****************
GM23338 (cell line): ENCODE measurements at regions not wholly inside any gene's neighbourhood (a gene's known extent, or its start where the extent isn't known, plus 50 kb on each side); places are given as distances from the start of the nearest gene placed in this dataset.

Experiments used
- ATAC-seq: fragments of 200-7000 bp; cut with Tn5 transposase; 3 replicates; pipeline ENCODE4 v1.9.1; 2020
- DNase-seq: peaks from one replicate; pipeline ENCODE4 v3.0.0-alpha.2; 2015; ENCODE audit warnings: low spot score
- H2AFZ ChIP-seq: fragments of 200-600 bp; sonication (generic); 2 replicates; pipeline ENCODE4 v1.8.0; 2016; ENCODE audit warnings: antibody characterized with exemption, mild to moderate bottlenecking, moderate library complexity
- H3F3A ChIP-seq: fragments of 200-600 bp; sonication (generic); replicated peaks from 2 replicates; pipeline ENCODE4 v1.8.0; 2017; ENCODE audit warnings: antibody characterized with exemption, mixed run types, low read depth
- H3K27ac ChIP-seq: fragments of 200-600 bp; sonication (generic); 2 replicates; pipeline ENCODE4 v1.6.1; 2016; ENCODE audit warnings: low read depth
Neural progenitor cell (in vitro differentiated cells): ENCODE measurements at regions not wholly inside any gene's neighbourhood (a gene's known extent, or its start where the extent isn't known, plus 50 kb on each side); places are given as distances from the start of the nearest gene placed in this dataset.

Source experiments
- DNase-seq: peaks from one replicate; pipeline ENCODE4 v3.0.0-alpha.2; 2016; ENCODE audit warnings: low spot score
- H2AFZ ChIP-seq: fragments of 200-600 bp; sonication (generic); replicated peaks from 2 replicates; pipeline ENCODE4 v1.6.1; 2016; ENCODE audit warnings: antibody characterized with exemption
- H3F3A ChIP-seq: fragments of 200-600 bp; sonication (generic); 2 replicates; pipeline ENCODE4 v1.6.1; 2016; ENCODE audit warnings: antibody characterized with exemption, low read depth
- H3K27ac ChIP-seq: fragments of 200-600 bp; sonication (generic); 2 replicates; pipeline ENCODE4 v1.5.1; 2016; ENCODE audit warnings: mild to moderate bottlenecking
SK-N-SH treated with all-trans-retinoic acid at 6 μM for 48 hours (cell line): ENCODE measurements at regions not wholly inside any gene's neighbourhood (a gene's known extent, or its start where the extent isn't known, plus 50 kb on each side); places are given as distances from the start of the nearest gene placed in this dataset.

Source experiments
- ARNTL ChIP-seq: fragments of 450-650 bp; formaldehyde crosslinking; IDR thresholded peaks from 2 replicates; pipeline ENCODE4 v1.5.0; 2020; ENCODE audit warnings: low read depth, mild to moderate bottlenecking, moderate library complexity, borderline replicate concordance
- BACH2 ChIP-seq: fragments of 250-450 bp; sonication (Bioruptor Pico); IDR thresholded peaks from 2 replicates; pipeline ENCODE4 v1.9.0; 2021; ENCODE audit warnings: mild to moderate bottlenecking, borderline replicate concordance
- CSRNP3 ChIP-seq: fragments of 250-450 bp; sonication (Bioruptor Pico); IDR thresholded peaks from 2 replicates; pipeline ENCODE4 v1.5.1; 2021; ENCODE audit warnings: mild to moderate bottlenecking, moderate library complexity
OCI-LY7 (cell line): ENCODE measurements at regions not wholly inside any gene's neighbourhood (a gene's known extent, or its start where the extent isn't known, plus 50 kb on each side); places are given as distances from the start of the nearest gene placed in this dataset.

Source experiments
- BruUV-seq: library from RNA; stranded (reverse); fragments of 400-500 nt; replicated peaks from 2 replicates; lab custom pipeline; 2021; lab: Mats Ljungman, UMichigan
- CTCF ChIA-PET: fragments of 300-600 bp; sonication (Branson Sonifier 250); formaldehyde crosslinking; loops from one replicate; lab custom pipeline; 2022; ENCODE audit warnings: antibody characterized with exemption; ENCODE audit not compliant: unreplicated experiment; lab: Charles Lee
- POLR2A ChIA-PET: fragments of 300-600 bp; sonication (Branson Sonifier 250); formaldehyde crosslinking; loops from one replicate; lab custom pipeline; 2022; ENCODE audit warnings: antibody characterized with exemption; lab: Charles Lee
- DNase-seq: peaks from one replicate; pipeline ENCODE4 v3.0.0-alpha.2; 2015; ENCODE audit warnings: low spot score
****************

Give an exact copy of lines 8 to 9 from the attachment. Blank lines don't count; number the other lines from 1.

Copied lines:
Neural progenitor cell (in vitro differentiated cells): ENCODE measurements at regions not wholly inside any gene's neighbourhood (a gene's known extent, or its start where the extent isn't known, plus 50 kb on each side); places are given as distances from the start of the nearest gene placed in this dataset.

Source experiments